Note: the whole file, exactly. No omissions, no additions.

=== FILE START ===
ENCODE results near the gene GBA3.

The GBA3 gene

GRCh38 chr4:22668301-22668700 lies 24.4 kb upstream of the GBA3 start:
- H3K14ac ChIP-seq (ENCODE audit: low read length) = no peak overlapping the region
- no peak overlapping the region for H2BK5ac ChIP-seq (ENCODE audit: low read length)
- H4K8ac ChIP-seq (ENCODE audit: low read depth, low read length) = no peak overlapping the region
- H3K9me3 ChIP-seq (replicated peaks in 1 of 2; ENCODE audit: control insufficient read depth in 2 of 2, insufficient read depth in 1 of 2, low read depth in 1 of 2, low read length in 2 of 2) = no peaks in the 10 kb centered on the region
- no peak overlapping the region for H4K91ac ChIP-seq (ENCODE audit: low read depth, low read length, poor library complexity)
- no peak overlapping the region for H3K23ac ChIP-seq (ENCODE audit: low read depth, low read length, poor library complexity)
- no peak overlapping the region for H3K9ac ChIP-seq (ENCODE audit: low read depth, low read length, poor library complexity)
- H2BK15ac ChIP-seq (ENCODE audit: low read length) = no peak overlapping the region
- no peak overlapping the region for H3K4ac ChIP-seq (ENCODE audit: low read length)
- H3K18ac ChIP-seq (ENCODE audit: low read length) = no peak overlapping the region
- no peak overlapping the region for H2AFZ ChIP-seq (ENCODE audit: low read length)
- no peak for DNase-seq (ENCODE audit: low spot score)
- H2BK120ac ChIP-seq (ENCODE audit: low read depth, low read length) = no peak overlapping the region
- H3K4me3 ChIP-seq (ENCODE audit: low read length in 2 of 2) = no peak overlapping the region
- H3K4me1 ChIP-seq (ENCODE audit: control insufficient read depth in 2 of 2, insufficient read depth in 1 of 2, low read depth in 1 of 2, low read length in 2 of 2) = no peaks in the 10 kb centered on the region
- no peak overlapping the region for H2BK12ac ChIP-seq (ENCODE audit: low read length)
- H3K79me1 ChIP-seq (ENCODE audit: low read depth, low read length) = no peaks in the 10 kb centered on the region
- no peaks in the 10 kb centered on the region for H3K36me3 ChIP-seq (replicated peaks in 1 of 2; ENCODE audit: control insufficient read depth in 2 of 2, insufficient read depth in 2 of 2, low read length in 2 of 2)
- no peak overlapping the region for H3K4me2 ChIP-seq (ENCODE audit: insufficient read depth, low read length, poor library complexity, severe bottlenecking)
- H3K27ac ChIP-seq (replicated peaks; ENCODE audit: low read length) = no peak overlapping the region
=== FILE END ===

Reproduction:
ENCODE results near the gene GBA3.

The GBA3 gene

GRCh38 chr4:22668301-22668700 lies 24.4 kb upstream of the GBA3 start:
- H3K14ac ChIP-seq (ENCODE audit: low read length) = no peak overlapping the region
- no peak overlapping the region for H2BK5ac ChIP-seq (ENCODE audit: low read length)
- H4K8ac ChIP-seq (ENCODE audit: low read depth, low read length) = no peak overlapping the region
- H3K9me3 ChIP-seq (replicated peaks in 1 of 2; ENCODE audit: control insufficient read depth in 2 of 2, insufficient read depth in 1 of 2, low read depth in 1 of 2, low read length in 2 of 2) = no peaks in the 10 kb centered on the region
- no peak overlapping the region for H4K91ac ChIP-seq (ENCODE audit: low read depth, low read length, poor library complexity)
- no peak overlapping the region for H3K23ac ChIP-seq (ENCODE audit: low read depth, low read length, poor library complexity)
- no peak overlapping the region for H3K9ac ChIP-seq (ENCODE audit: low read depth, low read length, poor library complexity)
- H2BK15ac ChIP-seq (ENCODE audit: low read length) = no peak overlapping the region
- no peak overlapping the region for H3K4ac ChIP-seq (ENCODE audit: low read length)
- H3K18ac ChIP-seq (ENCODE audit: low read length) = no peak overlapping the region
- no peak overlapping the region for H2AFZ ChIP-seq (ENCODE audit: low read length)
- no peak for DNase-seq (ENCODE audit: low spot score)
- H2BK120ac ChIP-seq (ENCODE audit: low read depth, low read length) = no peak overlapping the region
- H3K4me3 ChIP-seq (ENCODE audit: low read length in 2 of 2) = no peak overlapping the region
- H3K4me1 ChIP-seq (ENCODE audit: control insufficient read depth in 2 of 2, insufficient read depth in 1 of 2, low read depth in 1 of 2, low read length in 2 of 2) = no peaks in the 10 kb centered on the region
- no peak overlapping the region for H2BK12ac ChIP-seq (ENCODE audit: low read length)
- H3K79me1 ChIP-seq (ENCODE audit: low read depth, low read length) = no peaks in the 10 kb centered on the region
- no peaks in the 10 kb centered on the region for H3K36me3 ChIP-seq (replicated peaks in 1 of 2; ENCODE audit: control insufficient read depth in 2 of 2, insufficient read depth in 2 of 2, low read length in 2 of 2)
- no peak overlapping the region for H3K4me2 ChIP-seq (ENCODE audit: insufficient read depth, low read length, poor library complexity, severe bottlenecking)
- H3K27ac ChIP-seq (replicated peaks; ENCODE audit: low read length) = no peak overlapping the region